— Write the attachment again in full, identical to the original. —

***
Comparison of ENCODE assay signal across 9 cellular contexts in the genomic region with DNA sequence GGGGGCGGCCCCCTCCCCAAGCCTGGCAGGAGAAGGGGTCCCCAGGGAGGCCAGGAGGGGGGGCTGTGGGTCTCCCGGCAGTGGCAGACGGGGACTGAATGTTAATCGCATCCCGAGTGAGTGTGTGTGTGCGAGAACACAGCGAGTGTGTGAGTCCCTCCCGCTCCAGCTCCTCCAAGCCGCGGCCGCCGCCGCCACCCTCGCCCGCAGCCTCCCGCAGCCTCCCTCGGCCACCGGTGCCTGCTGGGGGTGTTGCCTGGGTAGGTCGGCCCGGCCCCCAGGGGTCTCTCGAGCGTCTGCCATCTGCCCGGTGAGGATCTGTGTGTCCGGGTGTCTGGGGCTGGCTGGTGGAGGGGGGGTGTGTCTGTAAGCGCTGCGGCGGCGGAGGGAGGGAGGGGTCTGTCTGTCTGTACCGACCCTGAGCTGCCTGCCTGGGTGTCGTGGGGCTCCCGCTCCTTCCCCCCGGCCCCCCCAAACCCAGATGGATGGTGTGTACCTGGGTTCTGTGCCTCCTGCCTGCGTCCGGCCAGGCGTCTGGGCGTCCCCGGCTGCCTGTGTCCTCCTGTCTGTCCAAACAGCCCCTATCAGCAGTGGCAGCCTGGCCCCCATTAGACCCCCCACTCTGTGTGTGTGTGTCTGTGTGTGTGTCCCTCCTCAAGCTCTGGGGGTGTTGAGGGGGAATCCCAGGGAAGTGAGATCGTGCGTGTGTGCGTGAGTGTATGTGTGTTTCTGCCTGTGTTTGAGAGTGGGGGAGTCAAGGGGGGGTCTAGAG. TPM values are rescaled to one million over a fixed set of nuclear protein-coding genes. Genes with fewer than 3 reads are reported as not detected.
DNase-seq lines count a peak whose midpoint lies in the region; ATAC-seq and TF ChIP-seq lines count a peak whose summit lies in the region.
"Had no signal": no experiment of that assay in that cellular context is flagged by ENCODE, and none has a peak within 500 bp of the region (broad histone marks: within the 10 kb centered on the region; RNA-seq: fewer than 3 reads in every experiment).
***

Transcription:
Comparison of ENCODE assay signal across 9 cellular contexts in the genomic region with DNA sequence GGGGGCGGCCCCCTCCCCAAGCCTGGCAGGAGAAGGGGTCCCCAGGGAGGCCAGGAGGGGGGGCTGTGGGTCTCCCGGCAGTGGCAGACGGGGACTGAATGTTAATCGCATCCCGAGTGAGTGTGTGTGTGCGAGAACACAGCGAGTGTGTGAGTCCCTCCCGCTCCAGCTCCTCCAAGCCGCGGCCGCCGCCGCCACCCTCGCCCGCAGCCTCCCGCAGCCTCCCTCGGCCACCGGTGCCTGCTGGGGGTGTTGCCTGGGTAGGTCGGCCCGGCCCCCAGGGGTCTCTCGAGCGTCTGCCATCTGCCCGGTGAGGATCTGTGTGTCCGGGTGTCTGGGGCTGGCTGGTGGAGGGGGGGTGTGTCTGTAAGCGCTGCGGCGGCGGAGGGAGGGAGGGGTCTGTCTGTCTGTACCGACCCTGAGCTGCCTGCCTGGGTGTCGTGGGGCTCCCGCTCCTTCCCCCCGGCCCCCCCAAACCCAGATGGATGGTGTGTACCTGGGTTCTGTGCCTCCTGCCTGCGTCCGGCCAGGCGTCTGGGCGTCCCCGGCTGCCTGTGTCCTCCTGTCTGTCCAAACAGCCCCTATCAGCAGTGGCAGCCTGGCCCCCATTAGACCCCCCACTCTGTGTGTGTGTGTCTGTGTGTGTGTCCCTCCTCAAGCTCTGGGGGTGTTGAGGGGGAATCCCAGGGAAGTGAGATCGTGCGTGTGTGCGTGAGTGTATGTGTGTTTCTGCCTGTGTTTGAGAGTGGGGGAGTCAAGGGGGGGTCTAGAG. TPM values are rescaled to one million over a fixed set of nuclear protein-coding genes. Genes with fewer than 3 reads are reported as not detected.
DNase-seq lines count a peak whose midpoint lies in the region; ATAC-seq and TF ChIP-seq lines count a peak whose summit lies in the region.
"Had no signal": no experiment of that assay in that cellular context is flagged by ENCODE, and none has a peak within 500 bp of the region (broad histone marks: within the 10 kb centered on the region; RNA-seq: fewer than 3 reads in every experiment).